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The River Tay is the longest river in
– Tuesday Crianlarich to
Ian and Simon met at my house and we loaded our three opens
on a small trailer and headed up the M6 to
Arriving at Crianlarich we soon found the get in down a small track immediately before the railway bridge. After a little persuading, Ian drove the car and trailer down the track to the rivers edge. Gear and boats were unloaded very quickly; it is very easy to load two dry bags into an open boat and tie them in. While Ian parked the car in the police station car park we were approached by a local character. He and his dog apparently earned their living by panning for gold in the streams around Crainlarich. Apparently small deposits can be found in every river valley around Tyndrum. There’s GOLD in them thar hills! After discussing our plans we were off, hoping to get to one of the Lochs to camp before nightfall.
After a few miles of gentle flowing stream we passed the castle on Loch Dochart and entered Loch Lubhair where we found a campsite on a small semi-island at the south end of the lake. We soon had the tents and tarp up and Simon set about lighting a fire. With a few notes of guidance from Simon, wild mushrooms were added to the evening meal of Thai green curry and rice. Ian and Keith both had tents but Simon was to bivi out under a tarpaulin. The midges, although present were not too bad, especially given that it was late August – no doubt kept at bay by the rain and smoke from the fire. Simon “Well as long as you’re appy!!
Day 2 – Wednesday Loch Lubhair to the Southern end of Loch Tay
It rained constantly over night and in the morning the river was noticeably higher. This was good news as it would help us swiftly on our way. After smaller rapids and a few bridges we came across the first major drop, Corriechaoroch rapids. This was a technical grade 3 with two rocks in the middle that could easily broach an open canoe. Having survived this rapid we enjoyed the grade 2`s below with shoot after shoot and a few drops thrown in for fun (Lix rapids). Simon “Well as long as you’re appy!! As the valley deepened and became more wooded we had to negotiate a rope across the river at neck height near some building work.
We got out at Kilin just above the “Falls of Dochart”. There is a war memorial just before a steep wall on river right which depicts the run in to the rapids. These are about 200m long and would provide good fun for kayaks. We did not want to risk damage to our boats (another group had pinned their open midstream while lining down under the bridge) so we portaged around the main falls to the bridge. Simon “Well as long as you’re appy!! During the portage a guy started chatting to us and said “I thought it was 3 men in a boat but you `re 3 men and 3 boats!”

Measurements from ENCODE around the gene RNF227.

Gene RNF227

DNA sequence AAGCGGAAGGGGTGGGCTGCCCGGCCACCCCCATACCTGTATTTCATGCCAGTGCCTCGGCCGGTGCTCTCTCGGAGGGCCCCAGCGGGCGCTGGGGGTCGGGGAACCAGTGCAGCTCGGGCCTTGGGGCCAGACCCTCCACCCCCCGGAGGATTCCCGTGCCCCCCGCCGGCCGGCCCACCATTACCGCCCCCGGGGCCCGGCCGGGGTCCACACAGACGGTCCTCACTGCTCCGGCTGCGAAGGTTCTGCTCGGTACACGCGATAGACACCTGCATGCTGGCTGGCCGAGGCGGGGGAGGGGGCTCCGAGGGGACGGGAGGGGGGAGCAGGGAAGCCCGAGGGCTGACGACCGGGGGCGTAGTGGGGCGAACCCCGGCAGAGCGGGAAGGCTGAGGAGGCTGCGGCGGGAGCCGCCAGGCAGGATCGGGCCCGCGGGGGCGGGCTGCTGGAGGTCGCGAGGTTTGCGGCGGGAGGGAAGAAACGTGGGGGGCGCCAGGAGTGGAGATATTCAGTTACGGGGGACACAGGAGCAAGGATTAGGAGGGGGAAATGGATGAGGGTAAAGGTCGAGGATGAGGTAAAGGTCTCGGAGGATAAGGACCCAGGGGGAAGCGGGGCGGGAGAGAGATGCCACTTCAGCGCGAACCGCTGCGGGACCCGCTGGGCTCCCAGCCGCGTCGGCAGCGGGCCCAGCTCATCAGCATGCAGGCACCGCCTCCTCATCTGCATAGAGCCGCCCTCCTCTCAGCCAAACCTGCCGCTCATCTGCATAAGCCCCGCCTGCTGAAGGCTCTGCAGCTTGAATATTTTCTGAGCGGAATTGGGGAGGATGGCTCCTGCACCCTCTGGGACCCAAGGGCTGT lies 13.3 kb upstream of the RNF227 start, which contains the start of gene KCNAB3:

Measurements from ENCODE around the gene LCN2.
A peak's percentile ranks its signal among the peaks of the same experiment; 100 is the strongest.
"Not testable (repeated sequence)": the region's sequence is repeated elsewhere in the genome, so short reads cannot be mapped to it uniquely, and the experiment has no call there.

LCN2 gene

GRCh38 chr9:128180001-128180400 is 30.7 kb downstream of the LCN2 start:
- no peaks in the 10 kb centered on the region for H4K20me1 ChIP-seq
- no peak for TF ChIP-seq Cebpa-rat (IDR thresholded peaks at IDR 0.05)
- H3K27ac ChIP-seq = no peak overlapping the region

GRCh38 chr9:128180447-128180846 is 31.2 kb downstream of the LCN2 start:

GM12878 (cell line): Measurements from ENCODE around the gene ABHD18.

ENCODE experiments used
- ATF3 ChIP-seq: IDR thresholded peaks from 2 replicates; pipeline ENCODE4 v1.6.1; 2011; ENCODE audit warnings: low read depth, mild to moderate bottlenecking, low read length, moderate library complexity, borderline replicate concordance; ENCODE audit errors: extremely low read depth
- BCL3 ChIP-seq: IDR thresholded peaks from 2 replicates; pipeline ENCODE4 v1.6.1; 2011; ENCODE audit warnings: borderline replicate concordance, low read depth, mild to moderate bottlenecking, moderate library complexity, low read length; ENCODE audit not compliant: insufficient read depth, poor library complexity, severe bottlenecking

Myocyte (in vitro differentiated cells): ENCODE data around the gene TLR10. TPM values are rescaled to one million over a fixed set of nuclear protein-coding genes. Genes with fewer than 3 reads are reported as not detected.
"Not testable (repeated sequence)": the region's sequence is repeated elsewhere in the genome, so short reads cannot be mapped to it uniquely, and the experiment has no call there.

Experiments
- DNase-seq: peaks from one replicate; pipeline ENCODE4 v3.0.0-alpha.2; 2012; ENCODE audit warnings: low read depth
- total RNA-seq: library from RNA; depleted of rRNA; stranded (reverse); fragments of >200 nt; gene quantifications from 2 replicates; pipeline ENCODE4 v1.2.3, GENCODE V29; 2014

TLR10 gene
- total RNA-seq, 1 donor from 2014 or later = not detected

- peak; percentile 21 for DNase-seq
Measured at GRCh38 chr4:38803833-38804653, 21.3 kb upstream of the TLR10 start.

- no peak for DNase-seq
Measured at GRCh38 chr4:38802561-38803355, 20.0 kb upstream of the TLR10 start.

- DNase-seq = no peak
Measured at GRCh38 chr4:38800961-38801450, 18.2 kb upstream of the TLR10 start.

Not wanting to carry down the main street and make the portage nearly one kilometre long we put in just under the bridge via some rough land on the river left. After a short lunch we paddled, lined and walked our canoes down the 200m of rapids below the bridge. One drop had a noticeable stopper and strong tow back so we all lined down a small ramp on the left.
At the old railway bridge the river flows more sedately into
Loch Tay. By now it was about
2:30pm. We paddled in perfect
conditions down to a small rocky island on the left bank and took a second,
late lunch break (very late as it was now around 4:00pm). Suitably refreshed with tea and coffee
we paddled on towards to bottom of the
Within sight of the bridge at the end of the
– Thursday Loch
It took less than an hour to paddle across to the bridge and onto the River Tay itself. A grand hotel overlooks the river here and there is a large caravan park on the left bank. The river is relatively swift and numerous rapids kept our interest on the way down to Aberfeldy. There was nothing more than grade 2 (Chinese bridge rapids (Grade 2) but a very enjoyable section of river. We had lunch on a small shingle bank just below Aberfeldy bridge.
The river began to flatten out after Aberfeldy but still had
numerous rapids and good scenery.
It was not long before we came across a group of students and kayak
instructors having lunch at the top of the white water section of the
A quick inspection and decision on route choice at the top and we were off. Simon drifted a little close to a large tree on the top slot but survived the scare and paddled down to break out neatly in an eddie marked by an upstream gate. We bailed and sponged out any water taken on board and headed down through the bridge to the large natural weir below. We shot this on river right through a reasonably sized stopper and again sponged out in the eddie below.
From here on down it was grade 1-2 with
more and more fishermen learning the dark art of fly fishing. After a few miles we came across
evidence of beaver activity, gnawing at trees to fell them, bark being stripped
for food etc. Our wilderness guide
Simon informed us that they were no ordinary beaver but a European variety that
had been reintroduced to areas of
Did you know that beavers are
different species of beaver? There are two species of beaver: the North American
beaver (Castor canadensis) and the Eurasian beaver (Castor fiber).
The Eurasian beaver is native to the
Why did beavers become extinct? Until the 16th
Century, beavers lived throughout